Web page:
as presumptuous

25 examples (0.02 sec)
  • And I've concluded that in your heart you must look on me as presumptuous and stupid. Cited from The Enchanted Canyon, by Honore Willsie Morrow
  • This observation on the part of the youthful secretary seemed to be regarded by the governor as presumptuous. Cited from An Enemy To The King, by Robert Neilson Stephens
  • "It will sound as presumptuous in your ears as it does in mine -- but what is to be done except put the thing to the question?" Cited from Home Again, by George MacDonald
  • How unnecessary therefore as well as presumptuous are the Rationalistic interpretations which have been put upon the event by certain German writers! Cited from The Fair Haven, by Samuel Butler
  • We trust it will not be regarded as presumptuous if we say a word in relation to the facilities we have enjoyed and the methods we have used in the preparation of this work. Cited from Abraham Lincoln: A History V1, by Nicolay & Hay
  • That might have been resented as presumptuous; but he has a right to point out the danger, and he leaves the centurion to settle how to meet it. Cited from Expositions of Holy Scripture: Acts, by Maclaren
  • And yet when he spoke these words, they were not scouted as presumptuous folly: to most Frenchmen they seemed sober truth and practical good sense. Cited from The Life of Napoleon I (Volume 1 of 2), by John Holland Rose
  • But he ought to know too how to pray, without asking God to alter those laws, as presumptuous and superstitious men are wont to do. Cited from Discipline and Other Sermons, by Charles Kingsley
  • And even though disallowed as presumptuous, it is an instinctive one. Cited from Poetry, by Arthur Thomas Quiller-Couch
  • He had put the matter even more resolutely aside because, once or twice, the count had said things that might be construed as hints that he should not regard such an act as presumptuous. Cited from With Frederick the Great, A Story of the Seven Years' War, by G.A. Henty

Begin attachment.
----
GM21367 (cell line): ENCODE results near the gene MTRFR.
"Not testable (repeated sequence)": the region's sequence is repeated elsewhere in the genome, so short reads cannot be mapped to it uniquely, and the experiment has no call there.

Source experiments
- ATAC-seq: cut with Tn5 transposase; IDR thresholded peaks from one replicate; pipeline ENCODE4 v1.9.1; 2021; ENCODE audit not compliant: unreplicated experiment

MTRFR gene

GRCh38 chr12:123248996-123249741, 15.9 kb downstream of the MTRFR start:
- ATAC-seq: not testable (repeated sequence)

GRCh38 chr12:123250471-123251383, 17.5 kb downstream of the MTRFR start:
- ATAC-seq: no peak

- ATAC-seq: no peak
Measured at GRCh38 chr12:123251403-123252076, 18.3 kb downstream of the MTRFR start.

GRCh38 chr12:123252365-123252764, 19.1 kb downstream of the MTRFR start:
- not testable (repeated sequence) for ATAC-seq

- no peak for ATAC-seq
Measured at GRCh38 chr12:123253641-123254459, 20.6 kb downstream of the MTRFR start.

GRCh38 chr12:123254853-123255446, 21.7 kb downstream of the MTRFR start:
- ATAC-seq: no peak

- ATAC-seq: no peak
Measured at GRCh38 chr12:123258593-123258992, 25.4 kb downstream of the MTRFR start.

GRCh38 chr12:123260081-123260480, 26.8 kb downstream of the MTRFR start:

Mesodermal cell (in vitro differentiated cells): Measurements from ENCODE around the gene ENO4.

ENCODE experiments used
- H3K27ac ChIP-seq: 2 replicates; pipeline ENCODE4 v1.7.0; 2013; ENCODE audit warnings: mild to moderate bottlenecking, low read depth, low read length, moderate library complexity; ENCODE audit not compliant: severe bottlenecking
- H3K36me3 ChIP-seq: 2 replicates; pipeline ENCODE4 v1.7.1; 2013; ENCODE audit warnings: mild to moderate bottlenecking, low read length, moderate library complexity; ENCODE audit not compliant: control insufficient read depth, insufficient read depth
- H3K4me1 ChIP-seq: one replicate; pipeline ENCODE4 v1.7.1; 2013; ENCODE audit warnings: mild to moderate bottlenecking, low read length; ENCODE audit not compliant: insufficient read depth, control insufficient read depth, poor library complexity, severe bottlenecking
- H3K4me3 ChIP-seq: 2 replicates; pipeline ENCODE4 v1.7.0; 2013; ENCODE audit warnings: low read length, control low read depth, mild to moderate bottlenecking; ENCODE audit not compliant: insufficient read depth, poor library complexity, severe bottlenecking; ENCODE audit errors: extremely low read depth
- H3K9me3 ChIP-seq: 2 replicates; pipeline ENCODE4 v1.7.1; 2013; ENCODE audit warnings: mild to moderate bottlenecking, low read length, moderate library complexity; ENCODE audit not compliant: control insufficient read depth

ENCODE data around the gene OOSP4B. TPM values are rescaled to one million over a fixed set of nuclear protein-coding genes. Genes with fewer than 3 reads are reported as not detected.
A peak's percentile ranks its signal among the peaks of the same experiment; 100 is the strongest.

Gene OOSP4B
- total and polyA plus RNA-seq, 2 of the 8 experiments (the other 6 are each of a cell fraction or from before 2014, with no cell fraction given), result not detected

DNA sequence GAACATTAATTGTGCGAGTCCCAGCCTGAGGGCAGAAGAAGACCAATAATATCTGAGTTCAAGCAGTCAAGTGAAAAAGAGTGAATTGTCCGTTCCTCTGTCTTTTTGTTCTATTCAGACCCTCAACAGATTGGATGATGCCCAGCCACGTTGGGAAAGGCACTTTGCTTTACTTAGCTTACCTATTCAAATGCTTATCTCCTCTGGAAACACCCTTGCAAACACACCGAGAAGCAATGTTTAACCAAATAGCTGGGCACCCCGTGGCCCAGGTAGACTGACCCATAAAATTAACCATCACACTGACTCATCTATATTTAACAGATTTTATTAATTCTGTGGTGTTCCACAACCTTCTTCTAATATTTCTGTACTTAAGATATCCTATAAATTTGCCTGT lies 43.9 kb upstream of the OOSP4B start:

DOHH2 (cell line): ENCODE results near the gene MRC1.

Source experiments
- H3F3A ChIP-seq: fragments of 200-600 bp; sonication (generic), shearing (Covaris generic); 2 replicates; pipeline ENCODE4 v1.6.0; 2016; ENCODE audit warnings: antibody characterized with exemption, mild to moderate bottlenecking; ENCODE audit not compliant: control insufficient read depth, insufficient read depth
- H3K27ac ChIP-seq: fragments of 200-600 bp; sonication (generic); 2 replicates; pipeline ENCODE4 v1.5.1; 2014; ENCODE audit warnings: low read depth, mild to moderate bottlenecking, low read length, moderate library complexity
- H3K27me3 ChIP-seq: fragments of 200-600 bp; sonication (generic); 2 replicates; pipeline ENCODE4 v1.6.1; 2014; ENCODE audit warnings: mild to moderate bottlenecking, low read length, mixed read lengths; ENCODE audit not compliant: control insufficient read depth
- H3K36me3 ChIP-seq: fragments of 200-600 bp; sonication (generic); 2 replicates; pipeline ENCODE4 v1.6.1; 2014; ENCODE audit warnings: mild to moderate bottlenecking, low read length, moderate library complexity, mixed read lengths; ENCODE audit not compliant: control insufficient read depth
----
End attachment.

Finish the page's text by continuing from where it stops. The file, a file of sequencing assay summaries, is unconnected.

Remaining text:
• Were the case before us an ordinary one, I should reject such an attempt as presumptuous and futile; but it is not only different from all others, but, in truth, peculiar. Cited from The Prose Works of William Wordsworth, by William Wordsworth
  • The argument that the proposed government could better serve the general interests of the public, or even the cause of the war, than a purely Liberal government, of which he would be the head, probably struck him as presumptuous. Cited from Laurier: A Study in Canadian Politics, by J. W. Dafoe
  • If you do not regard my visit as presumptuous, and do not write me in the mean while forbidding it, I shall do myself the pleasure of waiting on you the morning after my arrival in Groveland. Cited from The Wife of his Youth and Other Stories of the Color Line, by Chesnutt
  • Though now, as at other times, this seemed as presumptuous to him as if some devotee had sacrilegiously fallen in love with his fair patron saint, still he felt a sudden and strong irritation that they should be so far apart. Cited from From Jest to Earnest, by E. P. Roe
  • Andalusia's petition for autonomy on the same grounds was perceived as presumptuous because it had always been part of Castile after the Reconquista.
  • The former, indeed, being at man's disposal, may be conferred on me and on many others, but the latter it is as presumptuous to hope for as it is difficult to reach, being in the gift of heaven alone. Cited from The Letters of the Younger Pliny, various, Vol. 1
  • He is represented as presumptuous, rash, and overbearing, but gallant and generous. Cited from Character Sketches of Romance, Fiction and the Drama, Vol 1, by Brewer
  • Yet it happens accidentally that a man is ashamed of them either because he looks upon them as vicious according to human opinion, or because he is afraid of being marked as presumptuous or hypocritical for doing virtuous deeds. Cited from Summa Theologica, Part II-II (Secunda Secundae), by Thomas Aquinas
  • In the course of 1673 our author's pen was engaged in a task, which may be safely condemned as presumptuous, though that pen was Dryden's. Cited from The Dramatic Works of John Dryden, Vol. I, ed. by Sir Walter Scott
  • More importantly, perpetual pestering pertaining pecuniary provisions, perceived as presumptuous political provocation, proved positively painful, preventing provincial pleasure.
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